Awliya‘s Knowledge of the Ghayb (Unseen)

Shaykh Gibril Fouad Haddad

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w60.1 (Ibn Hajar Haytami:)

(Question) “Is someone who says, ‘A believer knows the unseen (al-ghayb),’ thereby considered an unbeliever, because of Allah Most High having said:

“No one in the heavens or earth knows the unseen except Allah” (Koran 27:65),


“[He is] the Knower of the Unseen, and discloses not His unseen to anyone…” (‘Koran 72:26),

“or is such a person asked to further explain himself, in view of the possibility of knowing some details of the unseen?”

(Answer:) “He is not unconditionally considered an unbeliever, because of the possibility of otherwise construing his words, for it is obligatory to ask whomever says something interpretable as either being or not being unbelief for further clarification, as has been stated [n: in Nawawi’s al-Rawda and elsewhere]….

“If asked to explain and such a person answers: ‘By saying, “A believer knows the unseen,” I meant that Allah could impart certain details of the unseen to some of the friends of Allah (awliya’)‘–this is accepted from him, since it is something logically possible and its occurrence has been documented, it being among the countless miracles [karamat] that have taken place over the ages. The possibility of such knowledge is amply attested to by what the Koran informs us about Khidr (Allah bless him and give him peace), and the account related of Abu Bakr Siddiq (Allah Most High be well pleased with him) that he told of his wife being pregnant with a boy, and thus it proved; or of `Umar (Allah Most High be well pleased with him), who miraculously perceived [n: the Muslim commander] Sariya and his army who were in Persia, and while on the pulpit in Medina giving the Friday sermon, he said, ‘O Sariya, the mountain!’ warning them of the enemy ambush intending to exterminate the Muslims. [Abu Bakr ibn al-`Arabi said of this incident: “It constitutes a tremendous rank and an evident gift from Allah, and it is present in all of the righteous incessantly until the Day of Resurrection.”]66 Or the rigorously authenticated that the Prophet (Allah bless him and give him peace) said of `Umar (Allah Most High be well pleased with him),

” ‘He is of those who are spoken to [i.e. preternaturally inspired].’

“….What we have mentioned about the above Koranic verse [N: on the unseen] has been explicitly stated by Nawawi in his Fatawa, where he says: ‘It means that no one except Allah knows this independently and with full cognizance of all things knowable. As for [n: knowledge imparted through ] inimitable prophetic miracles (mu’jizat) and divine favors (karamat) it is through Allah’s giving them to know it that it is known; as is also the case with what is known through ordinary means’ “ (al-Fatawa al-hadithiyya, 311-13).

w60.2 (Muhammad Hamid:) Allah Most Glorious is the All-knower of things unseen and their inmost secrets, with primal, intrinsic, supernatural knowledge whose basis no one else has a share in. If any besides Him has awareness or knowledge, it is through their being made aware or given knowledge by Him Magnificent and Exalted. They are unable — being servants without capacity — to transcend their sphere or go beyond their limit to draw aside the veils from things unseen, and if not for His pouring something of the knowledge of these things upon their hearts, they would know nothing of it, little or much. Yet this knowledge is disparate in degree, and some of it higher than other of it and more certainly established.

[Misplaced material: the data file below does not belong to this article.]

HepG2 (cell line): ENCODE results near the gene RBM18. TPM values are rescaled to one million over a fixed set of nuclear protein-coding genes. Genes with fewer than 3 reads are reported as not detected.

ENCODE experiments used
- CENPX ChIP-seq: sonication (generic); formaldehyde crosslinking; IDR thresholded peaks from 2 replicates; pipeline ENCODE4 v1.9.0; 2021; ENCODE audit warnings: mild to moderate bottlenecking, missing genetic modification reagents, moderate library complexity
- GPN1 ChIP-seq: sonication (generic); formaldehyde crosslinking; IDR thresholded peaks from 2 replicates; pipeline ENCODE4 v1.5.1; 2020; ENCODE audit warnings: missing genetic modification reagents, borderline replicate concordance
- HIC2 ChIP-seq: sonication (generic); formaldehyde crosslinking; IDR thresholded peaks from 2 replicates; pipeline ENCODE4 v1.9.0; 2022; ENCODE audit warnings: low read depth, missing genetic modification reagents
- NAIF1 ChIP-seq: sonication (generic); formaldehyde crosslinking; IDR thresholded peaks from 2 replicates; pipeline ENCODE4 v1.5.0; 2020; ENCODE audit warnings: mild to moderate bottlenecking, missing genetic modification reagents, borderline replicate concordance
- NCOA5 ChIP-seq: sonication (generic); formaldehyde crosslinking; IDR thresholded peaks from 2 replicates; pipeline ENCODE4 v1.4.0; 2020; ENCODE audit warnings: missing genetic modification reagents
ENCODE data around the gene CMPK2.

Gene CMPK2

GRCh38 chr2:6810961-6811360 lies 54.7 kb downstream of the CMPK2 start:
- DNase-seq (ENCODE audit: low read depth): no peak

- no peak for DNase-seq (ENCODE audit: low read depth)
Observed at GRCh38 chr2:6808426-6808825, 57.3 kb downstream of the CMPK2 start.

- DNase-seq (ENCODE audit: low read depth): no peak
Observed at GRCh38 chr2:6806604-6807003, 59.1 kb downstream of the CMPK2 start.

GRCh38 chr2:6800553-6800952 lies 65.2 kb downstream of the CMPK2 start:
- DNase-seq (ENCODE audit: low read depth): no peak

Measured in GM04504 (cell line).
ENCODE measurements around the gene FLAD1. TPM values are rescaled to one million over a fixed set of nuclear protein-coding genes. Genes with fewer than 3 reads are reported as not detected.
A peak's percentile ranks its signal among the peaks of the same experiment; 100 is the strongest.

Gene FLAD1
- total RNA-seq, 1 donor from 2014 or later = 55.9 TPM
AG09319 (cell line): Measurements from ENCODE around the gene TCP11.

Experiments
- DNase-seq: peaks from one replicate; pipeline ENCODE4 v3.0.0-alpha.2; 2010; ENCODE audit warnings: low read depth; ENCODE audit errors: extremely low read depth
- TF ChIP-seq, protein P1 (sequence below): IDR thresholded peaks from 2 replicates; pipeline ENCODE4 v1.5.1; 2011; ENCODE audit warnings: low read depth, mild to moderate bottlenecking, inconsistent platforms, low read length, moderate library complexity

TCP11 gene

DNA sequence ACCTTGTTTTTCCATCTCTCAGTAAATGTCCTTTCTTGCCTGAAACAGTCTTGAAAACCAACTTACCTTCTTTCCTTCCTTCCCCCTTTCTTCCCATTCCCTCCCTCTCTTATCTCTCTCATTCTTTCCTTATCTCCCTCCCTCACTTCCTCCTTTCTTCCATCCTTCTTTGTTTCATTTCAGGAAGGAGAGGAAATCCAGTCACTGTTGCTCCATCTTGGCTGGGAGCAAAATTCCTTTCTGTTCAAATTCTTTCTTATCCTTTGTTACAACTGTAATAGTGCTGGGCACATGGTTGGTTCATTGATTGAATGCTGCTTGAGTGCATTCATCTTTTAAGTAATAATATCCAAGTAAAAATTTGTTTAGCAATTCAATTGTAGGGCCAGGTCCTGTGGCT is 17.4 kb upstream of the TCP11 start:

The divine inspiration of it to prophet messengers is beyond doubt and above question, like the rising sun in its certitude and clarity, of which the Koran says,

[He is] the Knower of the Unseen, and discloses not His unseen to anyone, save a messenger He approves: for him He places protectors before and behind” (Koran 72:26-27),

protectors meaning guards from among the angels, so that nothing of it is leaked to devils when it is being delivered to the Messenger (Allah bless him and give him peace), to safeguard its inimitability and it remain a unique prophetic sign(mu’jiza).

The miraculous perceptions (kashf) of the friends of Allah (awliya’) are a truth we do not deny, for Bukhari relates in his Sahih from Abu Hurayra (Allah Most High be well pleased with him) that the Prophet (Allah bless him and give him peace) said:

“In the nations before you were people who were spoken to [i.e. inspired] though they were not prophets. If there is anyone in my Community, it is `Umar ibn Khattab.”

and Muslim relates in his Sahih from `A’isha (Allah Most High be well pleased with her) that the Prophet (Allah bless him and give him peace) said:

“There used to be in the nations before you those who were spoken to. If there are any in my Community, `Umar ibn Khattab is one of them.”

But this intuition (ilham) does not equal the divine inspiration (wahy) of the prophets in strength (n: of certainty), because of the possibility that what is apprehended by the friend of Allah (wali) is merely the thoughts of his own mind. As it is sometimes admixed, and other things are mistaken for it, the possibility of error exists in it, and it cannot be a basis for establishing legal rulings or a criterion for works.

As for what astrologers and fortune-tellers say, there is no way it can be accepted, for sooth-saying was annulled when the Prophet (Allah bless him and give him peace) was sent and the heavens were safeguarded by stars, after which heavens were safeguarded by stars, after which devils no longer had access to the heavens as they had had before, to eavesdrop on what angels were saying about the events on earth that Allah Most Glorious informed the angels of before they happened (n: Koran 15:17-18 and 72:8-10). The Holy Koran is explicit that “they [the devils] are prevented from hearing” (Koran 26:212), and in a hadith,